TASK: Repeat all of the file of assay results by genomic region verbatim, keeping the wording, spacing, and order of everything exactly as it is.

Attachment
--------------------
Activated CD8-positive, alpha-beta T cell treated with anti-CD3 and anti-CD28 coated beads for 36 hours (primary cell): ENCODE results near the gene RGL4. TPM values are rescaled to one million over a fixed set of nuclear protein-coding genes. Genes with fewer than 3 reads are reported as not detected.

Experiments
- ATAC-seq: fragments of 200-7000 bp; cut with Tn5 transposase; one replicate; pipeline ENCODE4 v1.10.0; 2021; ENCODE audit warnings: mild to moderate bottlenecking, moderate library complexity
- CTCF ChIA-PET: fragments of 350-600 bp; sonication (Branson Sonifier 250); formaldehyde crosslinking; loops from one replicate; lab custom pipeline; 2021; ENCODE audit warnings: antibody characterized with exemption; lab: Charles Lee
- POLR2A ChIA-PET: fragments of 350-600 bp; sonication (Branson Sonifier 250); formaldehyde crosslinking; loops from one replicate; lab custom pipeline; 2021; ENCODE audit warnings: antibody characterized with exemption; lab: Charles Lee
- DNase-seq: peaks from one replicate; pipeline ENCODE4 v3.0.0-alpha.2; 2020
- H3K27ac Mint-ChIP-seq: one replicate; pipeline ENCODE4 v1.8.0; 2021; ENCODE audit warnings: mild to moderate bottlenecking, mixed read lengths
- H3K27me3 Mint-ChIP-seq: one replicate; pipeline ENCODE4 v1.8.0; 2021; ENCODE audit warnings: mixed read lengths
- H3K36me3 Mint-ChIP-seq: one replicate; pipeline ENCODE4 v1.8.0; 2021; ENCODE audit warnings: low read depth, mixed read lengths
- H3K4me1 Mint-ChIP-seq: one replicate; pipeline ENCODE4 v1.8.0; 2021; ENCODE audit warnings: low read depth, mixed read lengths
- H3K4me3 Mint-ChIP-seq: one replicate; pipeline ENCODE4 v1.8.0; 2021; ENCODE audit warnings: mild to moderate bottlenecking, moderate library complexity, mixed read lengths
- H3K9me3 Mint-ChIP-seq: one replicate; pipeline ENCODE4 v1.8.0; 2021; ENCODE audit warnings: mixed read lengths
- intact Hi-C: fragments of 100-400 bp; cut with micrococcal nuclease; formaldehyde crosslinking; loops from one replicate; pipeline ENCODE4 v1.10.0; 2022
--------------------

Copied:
Activated CD8-positive, alpha-beta T cell treated with anti-CD3 and anti-CD28 coated beads for 36 hours (primary cell): ENCODE results near the gene RGL4. TPM values are rescaled to one million over a fixed set of nuclear protein-coding genes. Genes with fewer than 3 reads are reported as not detected.

Experiments
- ATAC-seq: fragments of 200-7000 bp; cut with Tn5 transposase; one replicate; pipeline ENCODE4 v1.10.0; 2021; ENCODE audit warnings: mild to moderate bottlenecking, moderate library complexity
- CTCF ChIA-PET: fragments of 350-600 bp; sonication (Branson Sonifier 250); formaldehyde crosslinking; loops from one replicate; lab custom pipeline; 2021; ENCODE audit warnings: antibody characterized with exemption; lab: Charles Lee
- POLR2A ChIA-PET: fragments of 350-600 bp; sonication (Branson Sonifier 250); formaldehyde crosslinking; loops from one replicate; lab custom pipeline; 2021; ENCODE audit warnings: antibody characterized with exemption; lab: Charles Lee
- DNase-seq: peaks from one replicate; pipeline ENCODE4 v3.0.0-alpha.2; 2020
- H3K27ac Mint-ChIP-seq: one replicate; pipeline ENCODE4 v1.8.0; 2021; ENCODE audit warnings: mild to moderate bottlenecking, mixed read lengths
- H3K27me3 Mint-ChIP-seq: one replicate; pipeline ENCODE4 v1.8.0; 2021; ENCODE audit warnings: mixed read lengths
- H3K36me3 Mint-ChIP-seq: one replicate; pipeline ENCODE4 v1.8.0; 2021; ENCODE audit warnings: low read depth, mixed read lengths
- H3K4me1 Mint-ChIP-seq: one replicate; pipeline ENCODE4 v1.8.0; 2021; ENCODE audit warnings: low read depth, mixed read lengths
- H3K4me3 Mint-ChIP-seq: one replicate; pipeline ENCODE4 v1.8.0; 2021; ENCODE audit warnings: mild to moderate bottlenecking, moderate library complexity, mixed read lengths
- H3K9me3 Mint-ChIP-seq: one replicate; pipeline ENCODE4 v1.8.0; 2021; ENCODE audit warnings: mixed read lengths
- intact Hi-C: fragments of 100-400 bp; cut with micrococcal nuclease; formaldehyde crosslinking; loops from one replicate; pipeline ENCODE4 v1.10.0; 2022